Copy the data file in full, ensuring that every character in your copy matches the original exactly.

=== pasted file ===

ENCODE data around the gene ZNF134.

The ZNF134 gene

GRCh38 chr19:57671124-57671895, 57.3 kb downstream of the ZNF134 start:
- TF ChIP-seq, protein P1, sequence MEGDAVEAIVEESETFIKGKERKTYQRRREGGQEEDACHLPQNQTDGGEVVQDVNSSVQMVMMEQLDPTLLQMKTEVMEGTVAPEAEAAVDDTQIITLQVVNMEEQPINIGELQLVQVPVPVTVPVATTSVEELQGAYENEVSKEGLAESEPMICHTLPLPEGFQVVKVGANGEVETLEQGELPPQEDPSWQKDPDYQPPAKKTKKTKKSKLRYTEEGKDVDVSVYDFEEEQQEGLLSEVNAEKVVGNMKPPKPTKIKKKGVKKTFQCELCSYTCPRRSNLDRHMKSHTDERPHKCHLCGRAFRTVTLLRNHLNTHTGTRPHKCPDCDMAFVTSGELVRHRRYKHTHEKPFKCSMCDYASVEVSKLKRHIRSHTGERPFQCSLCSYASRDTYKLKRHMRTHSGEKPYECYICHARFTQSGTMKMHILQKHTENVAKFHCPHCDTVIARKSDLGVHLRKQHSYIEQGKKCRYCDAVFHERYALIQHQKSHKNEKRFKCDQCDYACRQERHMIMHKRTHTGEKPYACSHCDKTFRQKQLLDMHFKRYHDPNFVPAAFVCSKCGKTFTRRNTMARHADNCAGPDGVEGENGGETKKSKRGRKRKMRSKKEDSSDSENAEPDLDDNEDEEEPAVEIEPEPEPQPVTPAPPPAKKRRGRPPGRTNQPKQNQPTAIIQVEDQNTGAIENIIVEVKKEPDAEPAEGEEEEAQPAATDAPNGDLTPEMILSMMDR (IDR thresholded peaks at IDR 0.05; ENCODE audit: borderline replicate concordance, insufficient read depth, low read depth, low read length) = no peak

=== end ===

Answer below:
ENCODE data around the gene ZNF134.

The ZNF134 gene

GRCh38 chr19:57671124-57671895, 57.3 kb downstream of the ZNF134 start:
- TF ChIP-seq, protein P1, sequence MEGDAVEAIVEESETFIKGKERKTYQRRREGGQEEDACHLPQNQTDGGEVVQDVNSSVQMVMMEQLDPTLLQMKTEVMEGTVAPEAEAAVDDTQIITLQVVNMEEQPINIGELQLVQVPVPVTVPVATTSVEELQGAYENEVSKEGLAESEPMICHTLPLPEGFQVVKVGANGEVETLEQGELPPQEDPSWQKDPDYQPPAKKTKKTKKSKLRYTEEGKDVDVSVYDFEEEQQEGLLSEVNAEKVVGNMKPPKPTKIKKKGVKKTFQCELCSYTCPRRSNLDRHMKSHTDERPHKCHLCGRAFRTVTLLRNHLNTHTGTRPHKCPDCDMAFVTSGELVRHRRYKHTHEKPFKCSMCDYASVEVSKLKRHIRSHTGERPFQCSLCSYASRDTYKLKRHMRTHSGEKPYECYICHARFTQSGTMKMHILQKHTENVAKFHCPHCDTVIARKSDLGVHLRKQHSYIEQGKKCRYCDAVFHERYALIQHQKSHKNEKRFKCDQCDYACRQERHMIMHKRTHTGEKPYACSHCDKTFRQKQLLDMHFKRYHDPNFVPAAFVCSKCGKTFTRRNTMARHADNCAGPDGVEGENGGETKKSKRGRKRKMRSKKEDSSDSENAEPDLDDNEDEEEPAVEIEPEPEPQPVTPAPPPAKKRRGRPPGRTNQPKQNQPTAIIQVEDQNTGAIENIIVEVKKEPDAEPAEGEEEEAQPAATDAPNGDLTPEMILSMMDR (IDR thresholded peaks at IDR 0.05; ENCODE audit: borderline replicate concordance, insufficient read depth, low read depth, low read length) = no peak